By Kathryn Dix
Inthe hubbub of modern medical technology, it's easy to forget the basics.Sometimes we need a reminder not to ignore the first line of defense -- cleaningthe patient's personal space.
A telephone can carry up to 100 times more bacteria than a toilet bowl, butthat doesn't necessarily mean that the toilet bowl is cleaner. According to astudy1 by the University of Arizona's Dr. Charles Gerba, bacteriaeasily gather at American workspaces. If offices contain this much bacteria (adesk can harbor 400 times more bacteria than the average toilet seat), how manymore germs can be lurking in a hospital filled with sick people?
When it comes to patient rooms, every surface is potentially swarming withbacteria, which is why it is crucial to follow cleaning guidelines to theletter. But sometimes even the guidelines leave out important cleaning policies.
Common items that may not be high-tech but can be forgotten includetelephones, says Anthony Trombetta, education and training manager at theInternational Sanitary Supply Association (ISSA). Other areas that may beoverlooked include door handles, bed frames and soap dispensers.
Trombetta has several guidelines for cleaning personnel. "One of themost important elements in keeping patient rooms clean is to make the patient'sstay as pleasant as possible, by performing your work as quickly and efficientlyas possible without sacrificing quality, and with a great attitude," herecommends.
Trombetta notes that certain procedures should always be incorporated intocleaning patient rooms.
With the advent of managed care, there are always concerns about expenses.There are ways to control or reduce costs, Trombetta says. One suggestion is touse an approved dilution control system. Also, properly train employees toimprove morale and reduce turnover.
Although cleaning staff does undergo some form of training before beginningtheir duties, Trombetta says there is always room for improving processes andjob performance. "Employee attitude and appearance can play a significantrole in improving performance perception," he adds. "Education is key,especially in a hospital setting. Careful attention to safety, set-up, properusage of cleaning chemicals and product application are important as well."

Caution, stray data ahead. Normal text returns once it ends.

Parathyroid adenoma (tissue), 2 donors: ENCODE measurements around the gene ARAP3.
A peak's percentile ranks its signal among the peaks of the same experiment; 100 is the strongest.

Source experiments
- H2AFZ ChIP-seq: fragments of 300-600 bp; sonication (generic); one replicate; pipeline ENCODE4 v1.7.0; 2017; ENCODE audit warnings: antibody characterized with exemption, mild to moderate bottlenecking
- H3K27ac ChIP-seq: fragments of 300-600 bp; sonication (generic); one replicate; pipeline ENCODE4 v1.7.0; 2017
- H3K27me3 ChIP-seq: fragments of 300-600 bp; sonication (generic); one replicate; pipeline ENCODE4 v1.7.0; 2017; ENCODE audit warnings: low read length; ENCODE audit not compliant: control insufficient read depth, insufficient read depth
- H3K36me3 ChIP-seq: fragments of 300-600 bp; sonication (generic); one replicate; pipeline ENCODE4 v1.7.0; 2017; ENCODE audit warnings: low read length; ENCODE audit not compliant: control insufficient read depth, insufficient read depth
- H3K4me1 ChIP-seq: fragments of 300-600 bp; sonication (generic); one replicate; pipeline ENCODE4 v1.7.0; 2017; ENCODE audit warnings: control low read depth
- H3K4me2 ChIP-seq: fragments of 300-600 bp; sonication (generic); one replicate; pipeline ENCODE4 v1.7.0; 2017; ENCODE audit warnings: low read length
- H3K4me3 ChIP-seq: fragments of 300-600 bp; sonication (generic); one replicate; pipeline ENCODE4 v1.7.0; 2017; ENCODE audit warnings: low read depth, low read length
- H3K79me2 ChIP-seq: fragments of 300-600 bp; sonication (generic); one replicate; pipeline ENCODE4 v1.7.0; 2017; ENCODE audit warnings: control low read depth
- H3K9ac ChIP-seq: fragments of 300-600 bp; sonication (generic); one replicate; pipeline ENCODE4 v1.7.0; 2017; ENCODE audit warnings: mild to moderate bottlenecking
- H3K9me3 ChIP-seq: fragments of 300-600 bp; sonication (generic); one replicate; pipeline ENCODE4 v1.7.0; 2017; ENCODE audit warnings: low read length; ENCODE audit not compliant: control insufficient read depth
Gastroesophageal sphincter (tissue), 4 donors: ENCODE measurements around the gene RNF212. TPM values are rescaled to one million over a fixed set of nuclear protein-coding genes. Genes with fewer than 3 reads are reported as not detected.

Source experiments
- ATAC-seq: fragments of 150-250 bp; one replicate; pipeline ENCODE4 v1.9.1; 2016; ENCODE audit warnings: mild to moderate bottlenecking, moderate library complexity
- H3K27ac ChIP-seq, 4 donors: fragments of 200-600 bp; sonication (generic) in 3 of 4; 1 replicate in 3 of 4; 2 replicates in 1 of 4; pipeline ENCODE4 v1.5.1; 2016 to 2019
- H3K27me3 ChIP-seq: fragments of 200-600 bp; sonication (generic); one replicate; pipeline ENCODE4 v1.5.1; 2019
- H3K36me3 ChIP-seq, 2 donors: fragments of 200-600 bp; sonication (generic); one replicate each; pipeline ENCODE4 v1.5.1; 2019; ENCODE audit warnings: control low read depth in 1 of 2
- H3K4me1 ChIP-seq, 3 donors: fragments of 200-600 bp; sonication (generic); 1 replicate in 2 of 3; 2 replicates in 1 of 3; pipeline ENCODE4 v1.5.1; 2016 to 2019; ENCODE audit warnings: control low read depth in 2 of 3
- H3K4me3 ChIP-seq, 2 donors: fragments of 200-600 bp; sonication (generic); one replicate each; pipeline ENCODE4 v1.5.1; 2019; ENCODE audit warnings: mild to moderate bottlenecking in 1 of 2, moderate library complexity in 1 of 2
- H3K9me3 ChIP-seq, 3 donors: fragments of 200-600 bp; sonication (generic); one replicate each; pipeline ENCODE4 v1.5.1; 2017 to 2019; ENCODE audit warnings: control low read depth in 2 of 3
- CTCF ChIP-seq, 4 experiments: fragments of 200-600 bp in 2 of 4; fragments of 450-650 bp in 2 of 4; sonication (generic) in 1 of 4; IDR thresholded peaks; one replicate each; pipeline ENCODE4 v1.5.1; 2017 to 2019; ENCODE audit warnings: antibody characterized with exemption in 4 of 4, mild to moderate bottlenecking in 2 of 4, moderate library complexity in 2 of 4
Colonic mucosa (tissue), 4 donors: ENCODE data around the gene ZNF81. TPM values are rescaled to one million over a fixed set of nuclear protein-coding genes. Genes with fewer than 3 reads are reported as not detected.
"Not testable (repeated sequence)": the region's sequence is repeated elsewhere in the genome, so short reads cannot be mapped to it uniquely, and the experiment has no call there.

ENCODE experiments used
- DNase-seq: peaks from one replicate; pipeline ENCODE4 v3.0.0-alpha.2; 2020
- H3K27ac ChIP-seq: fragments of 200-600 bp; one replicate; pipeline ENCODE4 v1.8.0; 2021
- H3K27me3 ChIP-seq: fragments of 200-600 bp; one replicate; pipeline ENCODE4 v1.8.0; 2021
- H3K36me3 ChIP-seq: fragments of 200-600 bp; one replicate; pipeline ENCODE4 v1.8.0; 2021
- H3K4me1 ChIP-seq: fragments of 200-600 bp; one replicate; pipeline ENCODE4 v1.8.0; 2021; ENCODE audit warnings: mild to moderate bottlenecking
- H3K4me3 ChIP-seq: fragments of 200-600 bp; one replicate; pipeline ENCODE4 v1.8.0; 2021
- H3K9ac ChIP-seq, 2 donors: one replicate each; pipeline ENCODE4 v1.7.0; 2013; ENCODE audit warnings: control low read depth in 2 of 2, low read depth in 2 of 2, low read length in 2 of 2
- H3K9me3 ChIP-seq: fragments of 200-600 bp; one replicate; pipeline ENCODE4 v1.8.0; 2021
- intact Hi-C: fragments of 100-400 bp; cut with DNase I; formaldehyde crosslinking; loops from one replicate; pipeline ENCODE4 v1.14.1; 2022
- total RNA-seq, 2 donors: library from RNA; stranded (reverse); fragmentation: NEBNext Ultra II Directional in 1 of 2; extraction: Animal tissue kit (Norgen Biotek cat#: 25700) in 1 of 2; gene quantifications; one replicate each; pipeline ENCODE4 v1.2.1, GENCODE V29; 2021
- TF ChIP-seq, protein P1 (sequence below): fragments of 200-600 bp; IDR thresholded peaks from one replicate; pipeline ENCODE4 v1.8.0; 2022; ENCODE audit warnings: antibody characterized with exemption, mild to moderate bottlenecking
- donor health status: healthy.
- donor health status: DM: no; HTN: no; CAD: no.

Yale-New Haven Hospital's online infection control manual2 hasmultiple guidelines for cleaning patient rooms. These, like other hospitals'guidelines, are basic common sense combined with scientific advances inprotection and in cleaning solutions. Yale-New Haven's manual recommends thatwalls, floors and countertops be cleaned with EPA-approved disinfectants. Inaddition, gloves should always be worn, with other barrier protection worn asnecessary.
Handwashing is crucial and should be performed before cleaning, aftercontamination, after removing gloves and after cleaning.
Floors should be damp-mopped each day, and waste receptacles should beemptied as needed and no less than once a day. Other daily tasks includecleaning bathrooms (with particular attention to the commode, sink, faucethandles and door knobs). Soap dispensers should be refilled as needed. However,no mention is made of the cleaning of the soap dispenser -- the handle of whichmay have come into contact with the patient or healthcare workers (HCWs)frequently.
Walls and curtains should be cleaned periodically, or when soil becomesvisible. And cleaning cloths and mop head should be reprocessed each day by theenvironmental services department.
For terminal cleaning of patient rooms, tasks should also includedisinfection of the bed frame, mattress, pillow and all other room furniturewith an EPA-approved disinfectant; the disposal of all opened and/orcontaminated non-reusable items; removal of suction containers for reprocessingor disposal, return of reusable equipment that requires disinfection and/orre-sterilization to CSS for reprocessing; and decontamination of all reusableclinical equipment.
Yale-New Haven does not require that employees discard soap in dispensers androlls of toilet paper. Cleaning in any airborne/droplet precaution rooms isidentical to that of other rooms, but the hospital recommends that HCWs shouldadd a N-95/HEPA respirator to the standard barrier protection attire if thepatient has suspected or confirmed pulmonary TB. If the patient is on dropletprecautions, a surgical mask is adequate.
The University of Utah3 has similar recommendations, but also addsthe following for discharged patient rooms:
For occupied patient rooms, the university recommends that unit staff cleanthe bulk of spilled body fluids, empty the bedpans, colostomy bags, etc., andthat they replace and add isolizer to expanded body substance suction canisters.